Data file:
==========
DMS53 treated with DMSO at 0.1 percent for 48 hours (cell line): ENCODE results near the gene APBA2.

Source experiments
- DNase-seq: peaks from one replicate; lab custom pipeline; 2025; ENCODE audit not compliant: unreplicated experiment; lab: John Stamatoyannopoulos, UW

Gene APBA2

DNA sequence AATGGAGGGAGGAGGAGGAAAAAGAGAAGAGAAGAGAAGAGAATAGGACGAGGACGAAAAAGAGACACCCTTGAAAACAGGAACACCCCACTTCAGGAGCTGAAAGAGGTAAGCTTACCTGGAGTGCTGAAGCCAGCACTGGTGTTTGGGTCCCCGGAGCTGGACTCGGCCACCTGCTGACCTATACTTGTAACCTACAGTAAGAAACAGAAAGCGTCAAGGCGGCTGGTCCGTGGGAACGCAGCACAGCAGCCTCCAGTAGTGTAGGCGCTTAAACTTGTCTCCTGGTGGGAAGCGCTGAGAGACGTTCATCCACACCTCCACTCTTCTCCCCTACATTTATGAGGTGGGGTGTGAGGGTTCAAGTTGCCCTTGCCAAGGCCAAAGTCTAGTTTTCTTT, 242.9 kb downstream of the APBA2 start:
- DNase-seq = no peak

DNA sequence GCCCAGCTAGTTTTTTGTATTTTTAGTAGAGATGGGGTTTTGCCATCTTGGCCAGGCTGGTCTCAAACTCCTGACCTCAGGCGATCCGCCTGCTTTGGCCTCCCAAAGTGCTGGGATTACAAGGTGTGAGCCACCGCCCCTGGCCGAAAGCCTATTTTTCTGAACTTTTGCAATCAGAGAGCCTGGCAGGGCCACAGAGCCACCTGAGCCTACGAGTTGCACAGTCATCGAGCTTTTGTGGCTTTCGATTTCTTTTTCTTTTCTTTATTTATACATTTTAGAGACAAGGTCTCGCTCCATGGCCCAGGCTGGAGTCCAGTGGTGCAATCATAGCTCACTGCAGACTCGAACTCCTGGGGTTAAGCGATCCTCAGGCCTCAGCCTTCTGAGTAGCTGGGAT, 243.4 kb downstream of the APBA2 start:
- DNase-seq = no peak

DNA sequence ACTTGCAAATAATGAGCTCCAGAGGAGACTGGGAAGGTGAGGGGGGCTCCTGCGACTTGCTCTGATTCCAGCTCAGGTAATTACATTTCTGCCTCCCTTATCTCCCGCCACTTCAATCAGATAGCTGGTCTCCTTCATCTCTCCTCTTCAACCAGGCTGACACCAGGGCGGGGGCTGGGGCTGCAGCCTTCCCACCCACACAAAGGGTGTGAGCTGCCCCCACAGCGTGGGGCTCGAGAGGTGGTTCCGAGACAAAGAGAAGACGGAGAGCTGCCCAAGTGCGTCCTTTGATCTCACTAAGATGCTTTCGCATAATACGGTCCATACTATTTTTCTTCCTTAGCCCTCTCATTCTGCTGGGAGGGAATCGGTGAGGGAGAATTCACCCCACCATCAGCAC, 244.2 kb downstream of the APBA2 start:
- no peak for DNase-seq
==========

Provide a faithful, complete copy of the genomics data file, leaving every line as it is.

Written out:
DMS53 treated with DMSO at 0.1 percent for 48 hours (cell line): ENCODE results near the gene APBA2.

Source experiments
- DNase-seq: peaks from one replicate; lab custom pipeline; 2025; ENCODE audit not compliant: unreplicated experiment; lab: John Stamatoyannopoulos, UW

Gene APBA2

DNA sequence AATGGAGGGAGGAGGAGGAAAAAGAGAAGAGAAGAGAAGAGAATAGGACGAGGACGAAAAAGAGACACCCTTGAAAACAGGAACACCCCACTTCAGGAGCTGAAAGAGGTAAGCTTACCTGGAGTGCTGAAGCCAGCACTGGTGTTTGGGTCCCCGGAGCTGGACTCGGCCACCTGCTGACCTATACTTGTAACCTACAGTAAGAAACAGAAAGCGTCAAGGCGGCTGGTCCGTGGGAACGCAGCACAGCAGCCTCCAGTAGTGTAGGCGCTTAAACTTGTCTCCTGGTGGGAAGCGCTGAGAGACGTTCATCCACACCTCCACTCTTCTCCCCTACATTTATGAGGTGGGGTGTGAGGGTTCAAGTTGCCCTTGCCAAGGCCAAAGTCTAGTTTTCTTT, 242.9 kb downstream of the APBA2 start:
- DNase-seq = no peak

DNA sequence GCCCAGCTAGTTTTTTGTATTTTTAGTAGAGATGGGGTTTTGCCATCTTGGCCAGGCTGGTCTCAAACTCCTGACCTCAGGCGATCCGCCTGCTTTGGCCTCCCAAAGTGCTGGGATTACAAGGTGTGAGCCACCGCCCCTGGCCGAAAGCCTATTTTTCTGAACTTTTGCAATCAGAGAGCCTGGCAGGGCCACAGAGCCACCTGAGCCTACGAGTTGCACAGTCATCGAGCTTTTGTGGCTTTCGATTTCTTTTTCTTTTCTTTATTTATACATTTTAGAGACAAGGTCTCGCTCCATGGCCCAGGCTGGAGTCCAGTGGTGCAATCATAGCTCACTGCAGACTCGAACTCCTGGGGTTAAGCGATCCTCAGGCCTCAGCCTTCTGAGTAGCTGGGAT, 243.4 kb downstream of the APBA2 start:
- DNase-seq = no peak

DNA sequence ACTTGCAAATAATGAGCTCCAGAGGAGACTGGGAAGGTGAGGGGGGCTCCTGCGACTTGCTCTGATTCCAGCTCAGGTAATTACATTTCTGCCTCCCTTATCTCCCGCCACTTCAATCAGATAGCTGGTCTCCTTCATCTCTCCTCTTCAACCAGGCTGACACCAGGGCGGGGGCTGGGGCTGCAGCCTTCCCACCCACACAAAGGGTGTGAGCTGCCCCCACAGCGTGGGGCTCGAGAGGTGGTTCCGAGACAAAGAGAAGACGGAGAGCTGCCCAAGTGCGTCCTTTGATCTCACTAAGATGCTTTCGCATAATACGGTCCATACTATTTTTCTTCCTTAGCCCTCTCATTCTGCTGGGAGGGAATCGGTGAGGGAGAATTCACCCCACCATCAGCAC, 244.2 kb downstream of the APBA2 start:
- no peak for DNase-seq